metrics explained

Free Cash Flow vs Cash Flow from Financing: What's the Difference?

When it comes to cash flow, there are two main types: free cash flow and cash flow from financing. Both are important in their own ways, but they have some key differences. Here's a look at the key differences between free cash flow and cash flow from financing.

What is Free Cash Flow?

Free cash flow (FCF) is the cash that a company generates after accounting for operating expenses and capital expenditures. In other words, it's the cash that's left over after a company pays for all of its expenses. FCF is important because it shows how much cash a company has available to pay dividends, repurchase shares, pay down debt, or make other investments.

What is Cash Flow from Financing?

Cash flow from financing (CFF) is the cash that a company generates from its financing activities. This includes activities such as issuing new debt, repaying debt, and issuing new equity. CFF is important because it shows how a company is funding its growth. If a company is consistently issuing new debt to finance its growth, it may be at risk of defaulting on its debt payments in the future.

Key Differences

Now that you know the basics of free cash flow and cash flow from financing, let's take a look at some of the key differences between the two:

  • FCF only includes cash generated from operations, while CFF includes cash generated from both operations and financing activities.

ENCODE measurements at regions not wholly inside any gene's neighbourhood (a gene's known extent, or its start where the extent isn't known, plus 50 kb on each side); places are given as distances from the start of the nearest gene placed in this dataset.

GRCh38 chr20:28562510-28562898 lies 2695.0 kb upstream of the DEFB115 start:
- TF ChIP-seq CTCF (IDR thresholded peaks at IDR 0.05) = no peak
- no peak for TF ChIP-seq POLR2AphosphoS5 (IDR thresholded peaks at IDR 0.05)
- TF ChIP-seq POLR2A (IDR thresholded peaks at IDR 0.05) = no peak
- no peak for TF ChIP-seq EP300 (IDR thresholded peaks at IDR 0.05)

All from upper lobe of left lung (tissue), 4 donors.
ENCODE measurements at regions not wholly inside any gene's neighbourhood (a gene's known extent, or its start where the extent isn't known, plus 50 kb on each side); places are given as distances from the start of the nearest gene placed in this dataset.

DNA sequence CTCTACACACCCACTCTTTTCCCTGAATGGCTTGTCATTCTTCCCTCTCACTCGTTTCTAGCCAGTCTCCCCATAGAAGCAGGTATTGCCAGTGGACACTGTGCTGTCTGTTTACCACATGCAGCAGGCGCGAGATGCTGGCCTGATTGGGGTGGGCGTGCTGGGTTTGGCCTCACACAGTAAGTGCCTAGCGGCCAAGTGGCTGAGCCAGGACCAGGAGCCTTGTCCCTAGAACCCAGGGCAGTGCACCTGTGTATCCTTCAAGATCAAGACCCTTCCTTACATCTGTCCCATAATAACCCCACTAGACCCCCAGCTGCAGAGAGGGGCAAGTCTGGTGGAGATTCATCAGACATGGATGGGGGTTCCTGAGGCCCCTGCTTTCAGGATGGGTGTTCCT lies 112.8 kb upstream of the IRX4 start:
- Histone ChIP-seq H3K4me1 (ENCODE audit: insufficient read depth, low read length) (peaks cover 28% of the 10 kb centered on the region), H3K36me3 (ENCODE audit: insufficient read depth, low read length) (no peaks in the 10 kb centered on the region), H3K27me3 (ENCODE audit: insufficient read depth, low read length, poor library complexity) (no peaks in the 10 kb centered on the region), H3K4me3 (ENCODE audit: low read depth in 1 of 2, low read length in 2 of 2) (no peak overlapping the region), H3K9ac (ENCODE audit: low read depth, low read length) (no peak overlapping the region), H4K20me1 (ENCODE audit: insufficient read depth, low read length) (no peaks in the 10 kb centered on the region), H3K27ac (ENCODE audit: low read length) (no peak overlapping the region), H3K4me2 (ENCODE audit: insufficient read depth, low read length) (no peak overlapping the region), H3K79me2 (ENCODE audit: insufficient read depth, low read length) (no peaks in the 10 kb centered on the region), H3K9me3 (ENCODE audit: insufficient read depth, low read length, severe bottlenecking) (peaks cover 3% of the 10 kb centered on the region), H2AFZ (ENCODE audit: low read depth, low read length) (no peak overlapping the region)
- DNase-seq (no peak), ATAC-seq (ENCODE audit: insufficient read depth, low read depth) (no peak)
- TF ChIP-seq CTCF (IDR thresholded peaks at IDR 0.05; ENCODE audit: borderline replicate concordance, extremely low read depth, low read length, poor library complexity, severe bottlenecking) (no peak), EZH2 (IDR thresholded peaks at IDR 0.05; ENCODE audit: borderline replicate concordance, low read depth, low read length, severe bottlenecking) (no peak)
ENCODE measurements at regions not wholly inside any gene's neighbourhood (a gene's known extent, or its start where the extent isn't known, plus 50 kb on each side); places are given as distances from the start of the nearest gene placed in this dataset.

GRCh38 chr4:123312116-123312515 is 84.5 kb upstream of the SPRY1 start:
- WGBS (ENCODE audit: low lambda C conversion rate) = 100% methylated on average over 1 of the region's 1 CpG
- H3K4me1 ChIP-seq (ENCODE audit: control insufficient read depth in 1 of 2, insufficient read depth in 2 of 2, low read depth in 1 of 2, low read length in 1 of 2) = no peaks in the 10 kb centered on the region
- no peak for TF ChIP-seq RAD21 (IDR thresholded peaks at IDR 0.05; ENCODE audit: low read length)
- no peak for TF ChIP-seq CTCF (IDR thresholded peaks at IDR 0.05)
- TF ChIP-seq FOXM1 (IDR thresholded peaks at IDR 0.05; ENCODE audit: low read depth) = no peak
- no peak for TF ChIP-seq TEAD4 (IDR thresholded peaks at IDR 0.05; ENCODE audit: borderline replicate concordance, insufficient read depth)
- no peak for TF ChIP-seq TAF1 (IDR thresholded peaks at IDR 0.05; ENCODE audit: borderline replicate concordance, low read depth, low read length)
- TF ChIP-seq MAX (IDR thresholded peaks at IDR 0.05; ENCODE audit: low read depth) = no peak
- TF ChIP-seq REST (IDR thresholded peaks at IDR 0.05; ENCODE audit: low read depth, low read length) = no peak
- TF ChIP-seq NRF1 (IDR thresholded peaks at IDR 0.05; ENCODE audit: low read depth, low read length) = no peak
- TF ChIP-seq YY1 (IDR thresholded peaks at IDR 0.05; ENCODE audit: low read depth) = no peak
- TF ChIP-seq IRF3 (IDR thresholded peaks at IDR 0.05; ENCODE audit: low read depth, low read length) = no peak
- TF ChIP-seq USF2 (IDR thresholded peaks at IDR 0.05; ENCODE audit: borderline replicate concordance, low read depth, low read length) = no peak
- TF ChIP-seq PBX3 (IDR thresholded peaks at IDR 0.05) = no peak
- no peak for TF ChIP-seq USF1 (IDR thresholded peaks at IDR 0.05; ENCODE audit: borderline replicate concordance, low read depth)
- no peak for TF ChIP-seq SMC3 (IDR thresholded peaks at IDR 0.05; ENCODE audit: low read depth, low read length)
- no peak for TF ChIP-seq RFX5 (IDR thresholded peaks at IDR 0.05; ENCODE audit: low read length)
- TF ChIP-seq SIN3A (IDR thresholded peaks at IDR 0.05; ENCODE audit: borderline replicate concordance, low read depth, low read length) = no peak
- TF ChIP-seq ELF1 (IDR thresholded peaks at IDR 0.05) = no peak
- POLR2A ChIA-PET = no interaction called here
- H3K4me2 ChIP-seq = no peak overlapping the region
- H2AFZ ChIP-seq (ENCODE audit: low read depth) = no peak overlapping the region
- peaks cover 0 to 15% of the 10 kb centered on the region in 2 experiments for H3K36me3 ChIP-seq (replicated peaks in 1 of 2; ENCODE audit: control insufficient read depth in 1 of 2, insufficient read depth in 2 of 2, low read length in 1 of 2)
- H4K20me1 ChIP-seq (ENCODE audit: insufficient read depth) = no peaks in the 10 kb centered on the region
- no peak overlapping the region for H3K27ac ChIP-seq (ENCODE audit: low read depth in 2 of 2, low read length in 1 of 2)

• FCF is important for showing how much cash a company has available to pay dividends, repurchase shares, pay down debt, or make other investments. CFF is important for showing how a company is funding its growth.
  • If a company is consistently issuing new debt to finance its growth, it may be at risk of defaulting on its debt payments in the future.

Conclusion

Free cash flow and cash flow from financing are both important cash flow metrics. However, they have some key differences. FCF only includes cash generated from operations, while CFF includes cash generated from both operations and financing activities. FCF is important for showing how much cash a company has available to pay dividends, repurchase shares, pay down debt, or make other investments. CFF is important for showing how a company is funding its growth. If a company is consistently issuing new debt to finance its growth, it may be at risk of defaulting on its debt payments in the future.

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